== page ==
Owning a luxury car for most people is a sign that you are truly successful. If you own one you can’t imagine driving anything else as it offers refinement and performance unmatched by the more common brands.
For those who don’t have one, we dream about it every time we see one on the street, on television, read about them and picture ourselves driving them.
The price of one of these cars is always in our minds and often we think about what we can do to make it possible to afford one.
But while we are doing this we rarely consider the cost of owning one of these cars and if the badge, the perceived value and everything that comes with a luxury car is really worth the cost.
So the question is: are luxury cars really worth the additional cost?
CJ Pony Parts completed research, comparing luxury brands to mass-market brands in six different areas: safety, resale value, initial quality, customer service satisfaction, cost of ownership, and cost to insure to see if luxury cars are worth the price.
Looking at the results there were certain areas where the result was the expected one, but there were other areas that were surprising.
Luxury manufacturers perform very well in initial quality and customer service, but fail to hold their value. The Chevrolet Corvette is the exception, making it into the top ten in Kelley Blue Book’s 2014 ranking for resale value.
In the area of maintenance costs, they’re slightly less than at independent service stations, but comes in at almost double when visiting the dealership.
Not surprising is the cost of ownership of a luxury car is greater as is the cost to ensure one.
The question of whether something is worth the cost is something that I have spent a great deal of time thinking about, specifically when it comes to cars. It’s not black and white to me. It seems that for a lot of people the perceived value of a car and prestige associated with driving one trumps everything else. Being able to pull up to a restaurant in an expensive car and have everybody look is enough of a reason for some.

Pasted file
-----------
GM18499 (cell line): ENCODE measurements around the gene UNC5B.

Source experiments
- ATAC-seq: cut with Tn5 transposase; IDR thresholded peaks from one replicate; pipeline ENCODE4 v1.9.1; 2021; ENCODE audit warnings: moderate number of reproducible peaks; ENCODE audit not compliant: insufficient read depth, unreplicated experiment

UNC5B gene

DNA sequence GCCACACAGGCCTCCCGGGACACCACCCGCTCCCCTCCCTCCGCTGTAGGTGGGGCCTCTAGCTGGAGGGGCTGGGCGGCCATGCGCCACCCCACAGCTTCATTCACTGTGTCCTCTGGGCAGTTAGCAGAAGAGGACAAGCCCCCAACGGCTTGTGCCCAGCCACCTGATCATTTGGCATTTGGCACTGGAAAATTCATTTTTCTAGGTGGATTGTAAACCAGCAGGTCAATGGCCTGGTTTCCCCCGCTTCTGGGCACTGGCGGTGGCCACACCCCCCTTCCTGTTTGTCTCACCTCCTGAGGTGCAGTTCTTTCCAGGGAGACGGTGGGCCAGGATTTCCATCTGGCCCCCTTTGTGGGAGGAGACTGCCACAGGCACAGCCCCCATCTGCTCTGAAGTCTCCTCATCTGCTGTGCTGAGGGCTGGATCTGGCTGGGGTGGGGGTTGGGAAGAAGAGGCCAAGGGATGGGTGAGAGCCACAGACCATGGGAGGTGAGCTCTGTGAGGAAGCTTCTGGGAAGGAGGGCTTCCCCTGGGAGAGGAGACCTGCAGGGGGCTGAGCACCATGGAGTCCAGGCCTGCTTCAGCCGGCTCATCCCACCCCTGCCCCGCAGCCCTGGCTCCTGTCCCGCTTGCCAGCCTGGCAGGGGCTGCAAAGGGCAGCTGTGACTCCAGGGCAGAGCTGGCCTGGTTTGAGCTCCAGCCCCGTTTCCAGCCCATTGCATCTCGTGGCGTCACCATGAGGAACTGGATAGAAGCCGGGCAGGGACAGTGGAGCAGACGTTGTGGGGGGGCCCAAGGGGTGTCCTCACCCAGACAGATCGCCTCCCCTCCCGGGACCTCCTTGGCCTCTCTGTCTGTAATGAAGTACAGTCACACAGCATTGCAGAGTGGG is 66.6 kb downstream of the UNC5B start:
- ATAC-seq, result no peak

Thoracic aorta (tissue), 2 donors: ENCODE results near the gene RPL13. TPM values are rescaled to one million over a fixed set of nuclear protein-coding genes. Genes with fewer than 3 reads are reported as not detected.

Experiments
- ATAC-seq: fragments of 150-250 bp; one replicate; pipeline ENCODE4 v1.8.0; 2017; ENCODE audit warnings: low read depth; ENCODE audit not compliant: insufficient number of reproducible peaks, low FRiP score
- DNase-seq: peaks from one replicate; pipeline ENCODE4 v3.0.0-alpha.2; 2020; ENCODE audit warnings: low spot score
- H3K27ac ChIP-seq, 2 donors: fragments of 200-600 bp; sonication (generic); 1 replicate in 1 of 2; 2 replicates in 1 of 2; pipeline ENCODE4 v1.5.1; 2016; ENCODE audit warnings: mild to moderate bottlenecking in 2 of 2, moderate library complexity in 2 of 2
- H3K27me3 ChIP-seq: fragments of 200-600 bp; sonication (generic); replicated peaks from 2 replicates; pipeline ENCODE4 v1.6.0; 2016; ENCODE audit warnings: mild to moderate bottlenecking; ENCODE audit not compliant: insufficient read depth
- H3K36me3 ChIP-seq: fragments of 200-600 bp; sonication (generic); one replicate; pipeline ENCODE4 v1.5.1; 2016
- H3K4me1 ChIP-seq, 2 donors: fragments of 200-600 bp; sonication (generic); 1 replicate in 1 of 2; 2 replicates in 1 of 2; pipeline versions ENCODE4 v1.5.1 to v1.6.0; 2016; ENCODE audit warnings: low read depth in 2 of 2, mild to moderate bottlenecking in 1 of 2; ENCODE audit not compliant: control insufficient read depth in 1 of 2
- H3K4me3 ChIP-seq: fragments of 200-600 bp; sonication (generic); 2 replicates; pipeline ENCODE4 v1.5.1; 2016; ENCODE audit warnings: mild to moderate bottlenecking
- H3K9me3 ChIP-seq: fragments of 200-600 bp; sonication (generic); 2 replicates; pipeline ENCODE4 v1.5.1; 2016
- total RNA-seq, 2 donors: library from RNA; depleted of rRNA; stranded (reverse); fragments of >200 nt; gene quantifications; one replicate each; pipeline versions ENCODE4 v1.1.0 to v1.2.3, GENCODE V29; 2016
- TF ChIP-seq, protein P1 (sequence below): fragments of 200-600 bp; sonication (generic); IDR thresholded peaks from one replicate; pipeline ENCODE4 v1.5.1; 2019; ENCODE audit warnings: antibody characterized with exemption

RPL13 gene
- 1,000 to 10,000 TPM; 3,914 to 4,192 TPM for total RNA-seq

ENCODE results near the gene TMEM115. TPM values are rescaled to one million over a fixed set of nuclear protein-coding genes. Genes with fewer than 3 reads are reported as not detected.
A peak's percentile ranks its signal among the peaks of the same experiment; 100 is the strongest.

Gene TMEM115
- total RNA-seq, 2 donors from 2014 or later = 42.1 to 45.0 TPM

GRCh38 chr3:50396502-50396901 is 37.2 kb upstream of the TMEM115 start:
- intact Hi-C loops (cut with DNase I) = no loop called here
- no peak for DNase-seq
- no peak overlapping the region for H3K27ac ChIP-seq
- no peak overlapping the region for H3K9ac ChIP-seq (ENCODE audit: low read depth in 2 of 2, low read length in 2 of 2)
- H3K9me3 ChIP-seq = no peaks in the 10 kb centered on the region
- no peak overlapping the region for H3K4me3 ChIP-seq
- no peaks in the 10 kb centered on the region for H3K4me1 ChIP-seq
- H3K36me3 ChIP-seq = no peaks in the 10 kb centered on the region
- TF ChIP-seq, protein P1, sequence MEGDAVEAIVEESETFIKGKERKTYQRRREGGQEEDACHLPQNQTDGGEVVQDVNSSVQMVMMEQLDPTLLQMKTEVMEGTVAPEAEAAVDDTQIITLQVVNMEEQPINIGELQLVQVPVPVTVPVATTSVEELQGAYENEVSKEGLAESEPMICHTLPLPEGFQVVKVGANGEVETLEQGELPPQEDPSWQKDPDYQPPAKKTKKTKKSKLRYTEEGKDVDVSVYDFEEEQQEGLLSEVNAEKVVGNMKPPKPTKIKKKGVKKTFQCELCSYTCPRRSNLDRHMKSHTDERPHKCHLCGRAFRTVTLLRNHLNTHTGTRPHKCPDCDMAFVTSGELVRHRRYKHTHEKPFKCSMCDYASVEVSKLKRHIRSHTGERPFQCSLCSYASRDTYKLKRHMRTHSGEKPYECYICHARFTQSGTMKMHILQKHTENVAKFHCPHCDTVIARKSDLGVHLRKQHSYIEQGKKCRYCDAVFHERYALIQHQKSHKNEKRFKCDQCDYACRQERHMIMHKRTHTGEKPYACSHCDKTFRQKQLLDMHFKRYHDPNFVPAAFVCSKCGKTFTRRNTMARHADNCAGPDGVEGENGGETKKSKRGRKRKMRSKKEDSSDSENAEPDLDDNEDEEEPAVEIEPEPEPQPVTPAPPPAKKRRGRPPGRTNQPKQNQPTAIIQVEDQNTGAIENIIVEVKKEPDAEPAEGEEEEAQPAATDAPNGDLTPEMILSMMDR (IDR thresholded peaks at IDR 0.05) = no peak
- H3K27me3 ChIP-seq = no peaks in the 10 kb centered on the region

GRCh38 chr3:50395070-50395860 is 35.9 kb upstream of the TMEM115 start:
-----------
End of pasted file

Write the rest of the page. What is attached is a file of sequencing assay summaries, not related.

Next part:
I’ve often wondered if there were two identical cars, other than the badge on the hood and the price tag if most people would buy the more expensive one over the mass-market one. I think the answer is yes.
I think that’s why if you go to most cities you can find a person driving a 10-year-old Mercedes, BMW, Lexus, Jaguar, Cadillac or any other luxury car because of the perception and what they think it says about them. For the same price, in many cases a newer car could be purchased, that performs better, is more reliable and but isn’t a luxury brand.
That being said there are many cars that fall into the category of a luxury car that I would love to have parked in my garage. But it really comes down how they can perform. I love Porsches, I always have, but it wasn’t the name or the prestige of owning one that attracted me, but seeing what they could do on a racetrack in the hands of a capable driver.
Looking at the difference in the cost of two vehicles, the question I find myself thinking about is, is the car in question really worth the higher cost or am I just paying for a name, an idea, or a badge?
So, are luxury cars more expensive because they are a superior car and is that higher cost worth it? I don’t know. When it’s all said and done I think it really comes down to personal preference and what how each person looks at it. For some the cost of a luxury car compared to a mass-market car is justified by the experience and everything that comes with owning a luxury car and for others it doesn’t matter at all.
For me there am very few times that I would buy the luxury car because of the higher cost of entry and potential high operating costs. If a luxury car is what you desire there are definitely better options that tick all of the boxes and if you’re a savvy consumer they can be found, but don’t be too quick to ignore that mass-market car.
Check out the infographic below for the findings on the research and let us know what you think about the findings as well as what your opinions are regarding luxury cars’ inflated pricing.